# Exploring the Smallest Unit of Matter: Depth and Space Theories

• loopianoo
In summary, according to standard particle physics, the smallest unit of matter is the atom. The atom cannot be divided in half and has no spatial displacement. Atoms are the best smallest parts of matter because they are the simplest and have the least amount of energy when divided.
loopianoo
Does the smallest unit of matter have depth, or any quantity of space? My theory is that if a unit has space, it can still be divided in half. So what is the smallest unit of matter, one that cannot be divided in half?

Have you heard of atoms?...

Elementary particles, according to standard QM are point-like objects (with no spatial displacement), and according to string theory are string-like objects (1-D strings, weird stuff...).

As noted above, in the standard model of particle physics, particles are modeled as idealized point like objects without size.

My theory is that if a unit has space, it can still be divided in half.

This could possibly be true if space is really continuous as assumed in relativity...however such an assumption leads to infinites, divergences (inconsistences) between relativity and quantum mechanics...so we know something is not quite right with this idea as currently formulated.

You can read about Planck scale physics: you will find that below some minimum length/area/or volume, such as about 10-33 cm length, things cannot be further divided because quantum froth (uncertainty) may take hold...everything becomes jumbled in energetic undulations... time/space/matter as we know it becomes quantum foam...and these distinct entities as we know them on large scales become energetic uncertainties...akin, perhaps, to Heisenberg uncertainty...

An analogy to this minimum size at Planck scale in string theory is called "T duality" where, as a string radius is decreased in one model, it is the same as increasing the radius in another string model...so again there appears to be some minimums which nature may dictate.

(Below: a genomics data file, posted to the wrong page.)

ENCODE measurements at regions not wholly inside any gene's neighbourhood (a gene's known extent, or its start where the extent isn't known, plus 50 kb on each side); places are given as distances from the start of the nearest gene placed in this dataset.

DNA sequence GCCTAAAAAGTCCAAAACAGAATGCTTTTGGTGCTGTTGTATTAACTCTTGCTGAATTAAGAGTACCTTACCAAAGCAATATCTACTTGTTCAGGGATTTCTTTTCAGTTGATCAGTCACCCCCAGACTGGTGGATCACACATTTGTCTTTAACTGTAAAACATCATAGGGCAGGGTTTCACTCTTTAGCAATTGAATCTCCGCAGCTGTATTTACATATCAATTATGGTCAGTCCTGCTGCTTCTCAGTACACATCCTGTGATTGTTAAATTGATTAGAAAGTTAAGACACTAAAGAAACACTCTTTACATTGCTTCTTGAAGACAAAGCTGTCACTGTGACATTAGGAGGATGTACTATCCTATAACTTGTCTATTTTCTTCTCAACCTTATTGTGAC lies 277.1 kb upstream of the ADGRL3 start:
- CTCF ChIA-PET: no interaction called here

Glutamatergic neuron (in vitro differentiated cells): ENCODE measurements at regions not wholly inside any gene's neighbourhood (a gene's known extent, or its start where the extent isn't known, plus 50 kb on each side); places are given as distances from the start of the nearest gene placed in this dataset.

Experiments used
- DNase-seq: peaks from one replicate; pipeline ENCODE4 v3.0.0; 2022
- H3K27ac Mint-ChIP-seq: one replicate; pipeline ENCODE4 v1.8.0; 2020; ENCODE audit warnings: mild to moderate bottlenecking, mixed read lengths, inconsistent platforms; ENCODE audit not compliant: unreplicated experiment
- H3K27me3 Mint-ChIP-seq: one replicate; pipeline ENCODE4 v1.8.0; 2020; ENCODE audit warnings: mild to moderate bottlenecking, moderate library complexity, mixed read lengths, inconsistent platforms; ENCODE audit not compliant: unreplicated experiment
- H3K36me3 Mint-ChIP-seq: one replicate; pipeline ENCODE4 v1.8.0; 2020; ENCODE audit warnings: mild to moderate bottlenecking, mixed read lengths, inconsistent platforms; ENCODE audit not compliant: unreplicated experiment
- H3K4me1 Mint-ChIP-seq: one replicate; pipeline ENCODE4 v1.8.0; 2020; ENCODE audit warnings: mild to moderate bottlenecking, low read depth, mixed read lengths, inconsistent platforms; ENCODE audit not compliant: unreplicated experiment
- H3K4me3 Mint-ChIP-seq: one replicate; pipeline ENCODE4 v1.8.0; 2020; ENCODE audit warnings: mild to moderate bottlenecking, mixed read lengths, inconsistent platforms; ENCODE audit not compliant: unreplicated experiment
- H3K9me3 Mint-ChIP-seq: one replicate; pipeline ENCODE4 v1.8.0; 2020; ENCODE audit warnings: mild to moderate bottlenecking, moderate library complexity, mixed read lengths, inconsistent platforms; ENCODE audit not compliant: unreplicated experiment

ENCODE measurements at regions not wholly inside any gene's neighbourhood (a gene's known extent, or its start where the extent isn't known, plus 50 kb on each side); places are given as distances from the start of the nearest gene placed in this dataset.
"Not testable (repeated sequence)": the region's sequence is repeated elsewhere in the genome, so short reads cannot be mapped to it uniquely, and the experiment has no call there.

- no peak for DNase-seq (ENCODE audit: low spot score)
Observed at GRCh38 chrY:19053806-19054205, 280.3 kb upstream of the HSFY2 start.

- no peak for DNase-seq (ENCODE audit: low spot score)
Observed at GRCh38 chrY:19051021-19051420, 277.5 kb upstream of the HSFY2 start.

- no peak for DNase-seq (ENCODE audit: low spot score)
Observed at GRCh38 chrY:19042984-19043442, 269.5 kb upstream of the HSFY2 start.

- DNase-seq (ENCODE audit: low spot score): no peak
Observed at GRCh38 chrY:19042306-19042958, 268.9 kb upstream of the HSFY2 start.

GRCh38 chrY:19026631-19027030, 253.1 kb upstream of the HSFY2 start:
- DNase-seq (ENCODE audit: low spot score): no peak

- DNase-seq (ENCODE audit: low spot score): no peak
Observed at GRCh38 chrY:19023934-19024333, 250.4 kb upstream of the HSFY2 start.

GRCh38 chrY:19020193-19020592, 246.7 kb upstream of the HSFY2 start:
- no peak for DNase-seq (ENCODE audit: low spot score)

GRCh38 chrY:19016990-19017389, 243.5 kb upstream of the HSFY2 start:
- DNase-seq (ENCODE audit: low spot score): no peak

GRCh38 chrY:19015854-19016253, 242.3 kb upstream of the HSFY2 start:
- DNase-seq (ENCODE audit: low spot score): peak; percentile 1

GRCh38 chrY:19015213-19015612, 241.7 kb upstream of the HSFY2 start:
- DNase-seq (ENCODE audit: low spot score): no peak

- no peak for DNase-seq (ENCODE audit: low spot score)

But there is no absolute incontavertible experimental proof to any of the above explanations.

loopianoo said:
Does the smallest unit of matter have depth, or any quantity of space? My theory is that if a unit has space, it can still be divided in half. So what is the smallest unit of matter, one that cannot be divided in half?
Atoms are the best smallest parts of matter, especially those of noble gases.

Each division takes some energy. When you divide many noble gas atoms in groups, it takes little energy. As soon as you try to divide a single atom in parts, it takes much more energy. And the divided parts - charges - are very sticky. If not allowed to recombine in a neutral atom, they merge with matter very easily. Impossible to get rid of. Some think they are point-like. I say they are long-handed.

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## 1. What is the smallest unit of matter?

The smallest unit of matter is called an atom, which is made up of protons, neutrons, and electrons.

## 2. What is the theory of depth and space?

The theory of depth and space suggests that matter is made up of tiny particles that are constantly moving and interacting with each other in a vast and complex space.

## 3. How do scientists explore the smallest unit of matter?

Scientists use tools such as microscopes and particle accelerators to study and manipulate subatomic particles, allowing them to explore the smallest unit of matter.

## 4. What are some real-world applications of understanding the smallest unit of matter?

Understanding the smallest unit of matter has led to advancements in various fields, such as medicine, technology, and energy production. For example, knowledge of subatomic particles has led to the development of medical imaging techniques and nuclear energy.

## 5. What are some challenges in exploring the smallest unit of matter?

One of the biggest challenges in exploring the smallest unit of matter is that subatomic particles are incredibly small and difficult to observe and manipulate. Additionally, the behavior of particles at this level can be unpredictable, making it challenging for scientists to fully understand and control them.

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